Assemble and Supervise Appropriately Trained Staff
Unless the subject analysis is particularly simple, it is not uncommon for a supervisory appraiser to assemble and work with a team of intangible asset appraisers.Â In such instances, the supervisory appraiser is usually the individual (1) who has overall responsibility for the engagement, (2) who will reach the final value, damages, transfer price, etc. conclusion, and (3) who will sign the analysis written report and/or deliver the analysis oral report.
In such cases, the supervisory appraiser should ensure that all members of the engagement team:
- Have adequate experience and expertise to work on the analysis
- Are adequately trained and supervised throughout the engagement
- Have a sufficient understanding of the elements of the assignment
- Have a sufficient understanding of the assignment time and fee budget
- Have a sufficient understanding of the assignment deliverables
- Have a sufficient understanding of the analysis documentation requirements
Of course, the supervisory appraiser should ensure that each team member understands his or her role in the preparation of the analysis development and of the analysis report.
Collect and Confirm Sufficient Data to Perform the Analysis
Whether or not the business appraiser has a team of assistants, the appraiser is ultimately responsible for the adequacy of the data collection and due diligence procedures. In most types of intangible asset analyses, the business appraiser may collect and synthesize five categories of data:
- Owner/operator documentsâ€”including a description of the owner/operator, a description of the use of the intangible asset, historical financial statements, and prospective financial statements
- Intangible asset dataâ€”including information about the intangible asset age, original development, maintenance activities, current use in the owner/operator business operations, and expected future use in the owner/operator business operations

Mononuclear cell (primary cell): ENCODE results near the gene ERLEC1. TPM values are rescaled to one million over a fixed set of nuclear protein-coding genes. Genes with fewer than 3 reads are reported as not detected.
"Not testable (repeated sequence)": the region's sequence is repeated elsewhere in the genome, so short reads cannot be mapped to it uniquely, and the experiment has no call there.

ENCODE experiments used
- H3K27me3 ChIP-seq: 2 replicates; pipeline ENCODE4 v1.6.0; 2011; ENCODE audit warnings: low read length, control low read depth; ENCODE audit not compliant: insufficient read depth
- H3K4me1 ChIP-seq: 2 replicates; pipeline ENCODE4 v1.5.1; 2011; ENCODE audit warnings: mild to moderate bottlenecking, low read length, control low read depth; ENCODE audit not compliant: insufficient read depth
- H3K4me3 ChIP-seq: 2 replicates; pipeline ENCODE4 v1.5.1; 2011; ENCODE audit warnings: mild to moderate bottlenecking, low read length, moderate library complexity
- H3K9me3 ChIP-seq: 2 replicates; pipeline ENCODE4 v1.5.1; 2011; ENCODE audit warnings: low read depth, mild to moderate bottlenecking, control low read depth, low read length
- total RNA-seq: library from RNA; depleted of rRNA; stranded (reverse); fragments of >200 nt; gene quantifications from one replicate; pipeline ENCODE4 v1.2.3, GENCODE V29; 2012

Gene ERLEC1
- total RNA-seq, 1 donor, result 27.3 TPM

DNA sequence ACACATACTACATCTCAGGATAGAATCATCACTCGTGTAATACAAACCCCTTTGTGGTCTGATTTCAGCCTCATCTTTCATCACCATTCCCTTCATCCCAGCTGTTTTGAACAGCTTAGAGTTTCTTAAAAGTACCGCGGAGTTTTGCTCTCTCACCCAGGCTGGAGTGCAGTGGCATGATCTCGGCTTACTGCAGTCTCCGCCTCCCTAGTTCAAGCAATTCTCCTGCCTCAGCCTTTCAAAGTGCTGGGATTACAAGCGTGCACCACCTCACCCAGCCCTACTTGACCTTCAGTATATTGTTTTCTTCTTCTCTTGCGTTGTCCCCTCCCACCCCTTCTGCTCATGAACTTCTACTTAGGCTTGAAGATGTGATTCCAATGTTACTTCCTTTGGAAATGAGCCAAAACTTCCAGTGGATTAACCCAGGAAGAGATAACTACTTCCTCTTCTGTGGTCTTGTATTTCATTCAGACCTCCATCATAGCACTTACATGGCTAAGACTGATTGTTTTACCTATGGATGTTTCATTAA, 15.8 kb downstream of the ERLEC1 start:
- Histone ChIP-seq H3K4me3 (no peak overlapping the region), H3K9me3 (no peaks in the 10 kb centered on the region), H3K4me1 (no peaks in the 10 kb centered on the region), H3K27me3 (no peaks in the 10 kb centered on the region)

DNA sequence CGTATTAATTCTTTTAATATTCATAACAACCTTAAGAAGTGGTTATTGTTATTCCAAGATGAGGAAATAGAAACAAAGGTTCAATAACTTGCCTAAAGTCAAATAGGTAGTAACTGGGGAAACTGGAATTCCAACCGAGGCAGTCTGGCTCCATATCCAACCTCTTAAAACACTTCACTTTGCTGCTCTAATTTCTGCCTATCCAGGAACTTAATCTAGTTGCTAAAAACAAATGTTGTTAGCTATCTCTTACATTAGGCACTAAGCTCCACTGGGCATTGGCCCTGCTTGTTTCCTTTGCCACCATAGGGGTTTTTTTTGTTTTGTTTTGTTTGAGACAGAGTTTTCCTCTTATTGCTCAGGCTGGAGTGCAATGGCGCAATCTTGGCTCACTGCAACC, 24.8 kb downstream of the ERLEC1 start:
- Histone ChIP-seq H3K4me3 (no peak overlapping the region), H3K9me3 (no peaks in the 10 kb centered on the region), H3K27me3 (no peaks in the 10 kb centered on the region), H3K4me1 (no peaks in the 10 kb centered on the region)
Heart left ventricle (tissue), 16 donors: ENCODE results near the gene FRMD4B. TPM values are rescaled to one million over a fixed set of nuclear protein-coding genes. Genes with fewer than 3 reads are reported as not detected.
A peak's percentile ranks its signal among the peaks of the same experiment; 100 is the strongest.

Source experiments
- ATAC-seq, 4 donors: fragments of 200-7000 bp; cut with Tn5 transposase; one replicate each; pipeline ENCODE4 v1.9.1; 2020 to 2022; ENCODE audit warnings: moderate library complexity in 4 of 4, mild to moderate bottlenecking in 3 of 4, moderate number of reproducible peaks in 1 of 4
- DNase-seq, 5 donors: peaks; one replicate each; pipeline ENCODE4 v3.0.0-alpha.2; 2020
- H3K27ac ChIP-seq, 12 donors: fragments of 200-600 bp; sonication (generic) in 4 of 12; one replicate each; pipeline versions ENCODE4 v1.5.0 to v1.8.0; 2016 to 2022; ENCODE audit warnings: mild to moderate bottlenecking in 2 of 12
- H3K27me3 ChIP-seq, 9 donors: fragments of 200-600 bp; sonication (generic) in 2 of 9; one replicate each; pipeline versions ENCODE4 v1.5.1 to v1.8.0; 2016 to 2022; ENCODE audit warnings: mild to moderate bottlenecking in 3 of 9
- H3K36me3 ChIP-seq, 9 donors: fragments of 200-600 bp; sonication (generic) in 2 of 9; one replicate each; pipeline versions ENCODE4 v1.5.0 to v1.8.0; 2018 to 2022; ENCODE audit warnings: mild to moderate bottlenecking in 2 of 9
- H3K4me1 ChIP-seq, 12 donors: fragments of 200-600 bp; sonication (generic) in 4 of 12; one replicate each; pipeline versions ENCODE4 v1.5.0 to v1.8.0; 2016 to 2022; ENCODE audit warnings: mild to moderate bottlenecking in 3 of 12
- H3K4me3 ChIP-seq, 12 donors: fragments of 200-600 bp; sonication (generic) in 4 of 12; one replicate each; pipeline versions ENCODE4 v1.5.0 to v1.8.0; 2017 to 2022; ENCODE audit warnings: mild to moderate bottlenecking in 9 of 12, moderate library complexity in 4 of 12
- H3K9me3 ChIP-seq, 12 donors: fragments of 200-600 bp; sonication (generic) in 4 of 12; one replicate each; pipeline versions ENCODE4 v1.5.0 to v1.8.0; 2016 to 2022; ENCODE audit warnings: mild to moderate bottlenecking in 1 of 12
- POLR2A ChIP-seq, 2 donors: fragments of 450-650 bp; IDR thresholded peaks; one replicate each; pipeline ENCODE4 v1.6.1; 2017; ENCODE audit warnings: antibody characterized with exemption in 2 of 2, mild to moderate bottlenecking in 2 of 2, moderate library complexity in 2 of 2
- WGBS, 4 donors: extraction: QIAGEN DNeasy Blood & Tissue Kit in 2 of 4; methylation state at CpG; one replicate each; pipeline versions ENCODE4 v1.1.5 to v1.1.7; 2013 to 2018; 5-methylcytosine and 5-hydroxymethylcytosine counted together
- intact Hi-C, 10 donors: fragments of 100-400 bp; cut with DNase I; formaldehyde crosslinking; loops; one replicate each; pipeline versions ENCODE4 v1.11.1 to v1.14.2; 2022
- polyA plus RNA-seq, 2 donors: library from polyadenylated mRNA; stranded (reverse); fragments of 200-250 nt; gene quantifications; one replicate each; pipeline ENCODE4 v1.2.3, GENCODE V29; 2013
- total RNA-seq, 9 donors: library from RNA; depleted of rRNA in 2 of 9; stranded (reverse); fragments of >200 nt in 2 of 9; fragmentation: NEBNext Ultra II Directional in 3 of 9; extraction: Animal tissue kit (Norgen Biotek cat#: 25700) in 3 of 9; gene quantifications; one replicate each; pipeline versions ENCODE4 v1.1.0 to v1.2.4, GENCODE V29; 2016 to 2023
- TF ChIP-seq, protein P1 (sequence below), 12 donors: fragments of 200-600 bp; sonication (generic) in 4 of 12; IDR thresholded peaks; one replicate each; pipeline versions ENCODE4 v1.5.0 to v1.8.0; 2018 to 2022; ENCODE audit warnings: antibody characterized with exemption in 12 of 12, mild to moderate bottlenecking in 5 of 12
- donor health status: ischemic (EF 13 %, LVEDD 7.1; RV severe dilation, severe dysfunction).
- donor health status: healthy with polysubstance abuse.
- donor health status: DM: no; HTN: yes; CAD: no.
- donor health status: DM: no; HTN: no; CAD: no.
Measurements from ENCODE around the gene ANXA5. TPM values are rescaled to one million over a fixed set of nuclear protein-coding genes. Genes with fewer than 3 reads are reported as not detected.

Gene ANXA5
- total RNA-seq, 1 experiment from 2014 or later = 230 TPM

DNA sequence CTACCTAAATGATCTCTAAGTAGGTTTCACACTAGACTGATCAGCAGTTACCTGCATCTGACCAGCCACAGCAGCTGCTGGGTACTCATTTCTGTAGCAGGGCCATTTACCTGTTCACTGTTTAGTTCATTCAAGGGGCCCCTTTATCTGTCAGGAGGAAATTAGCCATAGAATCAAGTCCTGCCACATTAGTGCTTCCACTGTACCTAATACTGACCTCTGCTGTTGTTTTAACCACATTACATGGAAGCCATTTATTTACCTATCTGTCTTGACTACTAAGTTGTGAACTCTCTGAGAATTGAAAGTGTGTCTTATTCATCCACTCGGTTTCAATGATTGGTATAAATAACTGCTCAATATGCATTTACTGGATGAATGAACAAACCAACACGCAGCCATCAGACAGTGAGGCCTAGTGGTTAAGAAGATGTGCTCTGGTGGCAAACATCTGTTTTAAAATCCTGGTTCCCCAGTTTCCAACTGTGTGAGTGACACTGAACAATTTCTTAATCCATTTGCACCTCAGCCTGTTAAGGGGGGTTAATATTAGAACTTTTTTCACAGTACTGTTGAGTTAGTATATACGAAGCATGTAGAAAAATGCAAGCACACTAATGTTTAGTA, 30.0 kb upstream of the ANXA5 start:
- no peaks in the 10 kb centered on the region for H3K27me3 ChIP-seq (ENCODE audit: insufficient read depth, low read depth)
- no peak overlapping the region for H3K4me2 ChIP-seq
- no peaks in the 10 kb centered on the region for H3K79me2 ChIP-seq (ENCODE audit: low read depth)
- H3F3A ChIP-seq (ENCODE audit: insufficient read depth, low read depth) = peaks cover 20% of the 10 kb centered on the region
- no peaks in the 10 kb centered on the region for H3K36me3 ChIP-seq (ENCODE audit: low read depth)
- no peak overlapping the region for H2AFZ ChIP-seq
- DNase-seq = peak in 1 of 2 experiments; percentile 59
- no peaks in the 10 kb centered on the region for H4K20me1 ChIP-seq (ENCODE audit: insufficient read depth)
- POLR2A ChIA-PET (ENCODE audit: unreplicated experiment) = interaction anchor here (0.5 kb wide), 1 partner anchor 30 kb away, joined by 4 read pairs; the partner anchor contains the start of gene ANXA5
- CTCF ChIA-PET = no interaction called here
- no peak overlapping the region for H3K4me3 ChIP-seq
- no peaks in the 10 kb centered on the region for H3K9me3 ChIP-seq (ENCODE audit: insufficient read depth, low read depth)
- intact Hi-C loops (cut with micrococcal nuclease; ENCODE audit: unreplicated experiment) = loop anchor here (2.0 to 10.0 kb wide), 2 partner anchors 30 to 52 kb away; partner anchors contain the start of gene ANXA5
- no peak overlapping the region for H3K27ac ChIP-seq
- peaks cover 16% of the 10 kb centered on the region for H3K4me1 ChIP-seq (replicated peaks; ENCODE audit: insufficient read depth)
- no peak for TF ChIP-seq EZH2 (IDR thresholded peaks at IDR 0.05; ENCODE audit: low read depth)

- Subject transaction documentsâ€”including documents related to an ownership, transfer, license, financing, pending litigation, or any other event that is the subject of the intangible asset analysis
- Industry dataâ€”including information about the industry that the owner/operator competes in and about any industry that can (or does) use the subject intangible asset
- Comparable transaction dataâ€”including data regarding comparable companies to the owner/operator, sales of comparable intangible assets, and licenses of comparable intangible assets
Select and Perform the Appropriate Analysis Methodology
The experienced business appraiser is aware that there are generally accepted methods and procedures related to each type of intangible asset analysis.Â That is, there are generally accepted methods and procedures related to intangible asset valuations, damages measures, transfer price studies, and other analyses.Â In each particular analysis, the business appraiser will apply the most appropriate methods based on:
- The quantity and quality of available data
- The purpose and objective of the analysis
- The specific factors related to the subject intangible asset
- The specific factors related to the subject intangible asset transaction
- The analystâ€™s perception of the methods used by actual market participants
Ultimately, the business appraiser will rely on his or her reasoned judgment and professional experience in the selection of the appropriate analysis methods.Â Relying on that judgment and experience, the appraiser should be prepared to explain the reasoning for (1) accepting the analysis methods that were used, and (2) rejecting the analysis methods that were not used.Â In addition, the appraiser should be prepared to explain any departures from the generally accepted methods and procedures that are applicable to the subject analysis.Â In particular, the appraiser should expect to explain any such departures in an intangible asset analysis prepared for litigation purposes.
Reach a Replicable and Well-Supported Analysis ConclusionÂ
The synthesis and conclusion of any intangible asset analysis is ultimately the responsibility of the principal appraiser.Â Like the selection and application of the analysis methods, reaching the final analysis conclusion is ultimately a matter of the business appraiserâ€™s judgment and experience.